One of the main issues in being able consider the ramifications of how race plays out in police actions, approaches and violence is the decades long belief and promotion of the idea of Brazil being a “racial democracy” in which all are treated equally regardless of skin color/phenotype. For several years now, Afro-Brazilian activists have labeled the higher rate of homicide among blacks as “the genocide of the black population”. For Alves’s study, the definition of genocide that was applied was “any act that was committed with the intention of destroying a national, religious, ethnic or racial group, in whole or in part”, and was also based on the Nancy Scheper-Hughes concept of “genocidal continuum”. For Scheper-Hughes, “genocidal continuum” is “comprised of a multitude of ‘small wars and invisible genocides’ conducted in the normative spaces of public schools, clinics, emergency rooms, hospital wards, nursing homes, court rooms, prisons, detention centers, and public morgues.” (see note one)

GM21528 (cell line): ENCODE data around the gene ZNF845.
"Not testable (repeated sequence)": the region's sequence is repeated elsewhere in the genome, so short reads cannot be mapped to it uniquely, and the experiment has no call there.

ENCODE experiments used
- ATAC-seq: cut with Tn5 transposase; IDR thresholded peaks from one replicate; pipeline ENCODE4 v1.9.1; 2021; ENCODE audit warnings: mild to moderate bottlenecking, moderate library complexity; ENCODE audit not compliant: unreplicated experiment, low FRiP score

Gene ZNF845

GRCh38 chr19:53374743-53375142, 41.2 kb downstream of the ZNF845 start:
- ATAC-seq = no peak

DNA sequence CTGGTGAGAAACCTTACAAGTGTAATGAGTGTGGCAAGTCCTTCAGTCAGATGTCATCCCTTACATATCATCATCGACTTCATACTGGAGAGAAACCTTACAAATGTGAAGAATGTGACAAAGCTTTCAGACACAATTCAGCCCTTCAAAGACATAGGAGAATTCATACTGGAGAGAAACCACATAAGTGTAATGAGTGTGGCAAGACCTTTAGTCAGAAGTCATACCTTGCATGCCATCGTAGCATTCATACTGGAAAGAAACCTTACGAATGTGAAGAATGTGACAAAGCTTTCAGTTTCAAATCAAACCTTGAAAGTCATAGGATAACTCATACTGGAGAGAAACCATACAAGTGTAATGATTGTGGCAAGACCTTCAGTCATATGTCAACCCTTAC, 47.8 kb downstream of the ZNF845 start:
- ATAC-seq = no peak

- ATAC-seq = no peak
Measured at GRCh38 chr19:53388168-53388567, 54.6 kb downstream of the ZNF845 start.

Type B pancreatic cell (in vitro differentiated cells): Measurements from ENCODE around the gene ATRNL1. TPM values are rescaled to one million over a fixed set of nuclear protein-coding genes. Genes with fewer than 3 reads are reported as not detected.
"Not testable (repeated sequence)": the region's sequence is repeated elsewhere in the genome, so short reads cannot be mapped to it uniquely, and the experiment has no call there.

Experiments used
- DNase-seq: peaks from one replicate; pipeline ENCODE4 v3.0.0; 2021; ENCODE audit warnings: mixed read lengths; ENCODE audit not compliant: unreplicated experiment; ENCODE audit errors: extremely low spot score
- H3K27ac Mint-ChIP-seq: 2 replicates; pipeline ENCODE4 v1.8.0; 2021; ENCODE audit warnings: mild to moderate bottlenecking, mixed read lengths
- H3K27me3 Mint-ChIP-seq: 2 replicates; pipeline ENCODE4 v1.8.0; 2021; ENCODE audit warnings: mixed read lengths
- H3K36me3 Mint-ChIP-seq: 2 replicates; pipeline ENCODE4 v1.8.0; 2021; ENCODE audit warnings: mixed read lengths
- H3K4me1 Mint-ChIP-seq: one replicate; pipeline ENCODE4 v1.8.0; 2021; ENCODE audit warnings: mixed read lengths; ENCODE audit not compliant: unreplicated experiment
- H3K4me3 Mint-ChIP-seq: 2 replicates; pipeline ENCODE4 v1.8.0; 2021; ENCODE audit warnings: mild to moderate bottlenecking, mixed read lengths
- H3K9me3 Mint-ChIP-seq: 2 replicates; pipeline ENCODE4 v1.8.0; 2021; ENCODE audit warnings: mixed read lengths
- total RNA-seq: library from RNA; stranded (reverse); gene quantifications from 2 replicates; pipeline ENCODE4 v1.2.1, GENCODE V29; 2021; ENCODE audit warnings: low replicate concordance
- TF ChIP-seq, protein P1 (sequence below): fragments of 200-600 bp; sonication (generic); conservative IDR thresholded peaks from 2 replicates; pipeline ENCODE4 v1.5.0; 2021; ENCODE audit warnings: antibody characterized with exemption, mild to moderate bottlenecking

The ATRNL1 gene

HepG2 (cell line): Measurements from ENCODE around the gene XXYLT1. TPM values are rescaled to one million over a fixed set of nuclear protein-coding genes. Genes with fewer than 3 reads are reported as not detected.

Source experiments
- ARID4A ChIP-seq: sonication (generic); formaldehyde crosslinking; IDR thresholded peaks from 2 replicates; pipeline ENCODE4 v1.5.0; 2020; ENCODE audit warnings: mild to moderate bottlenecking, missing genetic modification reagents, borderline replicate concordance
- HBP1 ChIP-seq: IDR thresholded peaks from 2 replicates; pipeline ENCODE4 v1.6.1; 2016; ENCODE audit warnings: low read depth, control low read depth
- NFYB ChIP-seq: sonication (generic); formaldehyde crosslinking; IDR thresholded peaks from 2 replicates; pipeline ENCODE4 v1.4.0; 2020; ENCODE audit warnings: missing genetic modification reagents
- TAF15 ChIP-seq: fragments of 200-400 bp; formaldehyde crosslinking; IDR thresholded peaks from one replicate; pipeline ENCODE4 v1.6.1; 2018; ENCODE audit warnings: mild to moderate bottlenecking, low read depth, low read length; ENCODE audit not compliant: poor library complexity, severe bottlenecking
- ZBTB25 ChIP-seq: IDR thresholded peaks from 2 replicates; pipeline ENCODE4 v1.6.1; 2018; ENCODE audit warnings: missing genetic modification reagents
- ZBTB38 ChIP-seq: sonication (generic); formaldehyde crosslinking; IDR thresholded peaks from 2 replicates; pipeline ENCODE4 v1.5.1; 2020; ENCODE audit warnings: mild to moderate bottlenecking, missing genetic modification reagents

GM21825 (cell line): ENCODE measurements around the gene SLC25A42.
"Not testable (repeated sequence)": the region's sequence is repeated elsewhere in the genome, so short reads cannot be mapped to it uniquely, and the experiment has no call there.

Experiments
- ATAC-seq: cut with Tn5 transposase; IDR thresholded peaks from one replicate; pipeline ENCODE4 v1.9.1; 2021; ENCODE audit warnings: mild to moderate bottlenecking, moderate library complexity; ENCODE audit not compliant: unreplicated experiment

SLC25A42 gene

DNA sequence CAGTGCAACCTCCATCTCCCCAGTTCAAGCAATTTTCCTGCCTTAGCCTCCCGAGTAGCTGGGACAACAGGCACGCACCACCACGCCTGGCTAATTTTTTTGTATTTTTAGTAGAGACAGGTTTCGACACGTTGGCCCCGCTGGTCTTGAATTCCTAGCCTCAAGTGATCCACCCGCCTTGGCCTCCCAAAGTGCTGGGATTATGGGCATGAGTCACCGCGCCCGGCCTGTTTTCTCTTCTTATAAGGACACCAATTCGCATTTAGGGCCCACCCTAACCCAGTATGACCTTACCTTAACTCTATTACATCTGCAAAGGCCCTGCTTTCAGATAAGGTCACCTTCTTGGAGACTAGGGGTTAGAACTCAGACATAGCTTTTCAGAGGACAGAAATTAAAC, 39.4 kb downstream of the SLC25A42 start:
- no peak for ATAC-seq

The myth of a “racial democracy” represents a major issue that Brazil’s Movimento Negro has confronted over the decades of struggle in struggling to force Brazil to recognize itself as a racist nation. In Joyce’s opinion, “thinking about racist police policies is still urgent”, considering that the institutional racism that underlines the country also manifests itself within police forces that act as the enforcement arm of the state. And in a state that seeks to enforce public order, there is a target of such enforcement and then there is the population that demands protection. And both of the target and the population demanding protection have a color and class.
The call for the end of the genocide of the black Brazilian has been a flag issue of the Movimento Negro since its founding back in 1978 and now, 40 years later, data show that the issue is as important now, or even more, than it was four decades ago. Consider, for example, the fact that a black Brazilian is six times more likely to die as a result of a firearm than a white Brazilian. Should this be considered a mere coincidence? And according to the study, the state from which the study itself came from, Pernambuco is actually the most lethal for young black people.